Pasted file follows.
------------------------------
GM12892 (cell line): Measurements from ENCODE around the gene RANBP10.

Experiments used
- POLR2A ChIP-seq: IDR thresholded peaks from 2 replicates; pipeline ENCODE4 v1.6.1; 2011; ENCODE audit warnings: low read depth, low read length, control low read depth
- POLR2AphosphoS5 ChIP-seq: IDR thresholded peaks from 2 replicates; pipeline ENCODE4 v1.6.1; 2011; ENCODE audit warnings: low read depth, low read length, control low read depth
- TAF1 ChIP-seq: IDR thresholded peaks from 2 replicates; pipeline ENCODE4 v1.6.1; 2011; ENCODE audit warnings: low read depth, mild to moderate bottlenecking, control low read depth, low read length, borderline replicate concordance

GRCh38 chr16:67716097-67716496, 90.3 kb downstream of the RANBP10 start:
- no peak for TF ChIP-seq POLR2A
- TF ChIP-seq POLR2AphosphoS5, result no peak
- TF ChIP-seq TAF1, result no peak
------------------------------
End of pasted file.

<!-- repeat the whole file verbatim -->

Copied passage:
GM12892 (cell line): Measurements from ENCODE around the gene RANBP10.

Experiments used
- POLR2A ChIP-seq: IDR thresholded peaks from 2 replicates; pipeline ENCODE4 v1.6.1; 2011; ENCODE audit warnings: low read depth, low read length, control low read depth
- POLR2AphosphoS5 ChIP-seq: IDR thresholded peaks from 2 replicates; pipeline ENCODE4 v1.6.1; 2011; ENCODE audit warnings: low read depth, low read length, control low read depth
- TAF1 ChIP-seq: IDR thresholded peaks from 2 replicates; pipeline ENCODE4 v1.6.1; 2011; ENCODE audit warnings: low read depth, mild to moderate bottlenecking, control low read depth, low read length, borderline replicate concordance

GRCh38 chr16:67716097-67716496, 90.3 kb downstream of the RANBP10 start:
- no peak for TF ChIP-seq POLR2A
- TF ChIP-seq POLR2AphosphoS5, result no peak
- TF ChIP-seq TAF1, result no peak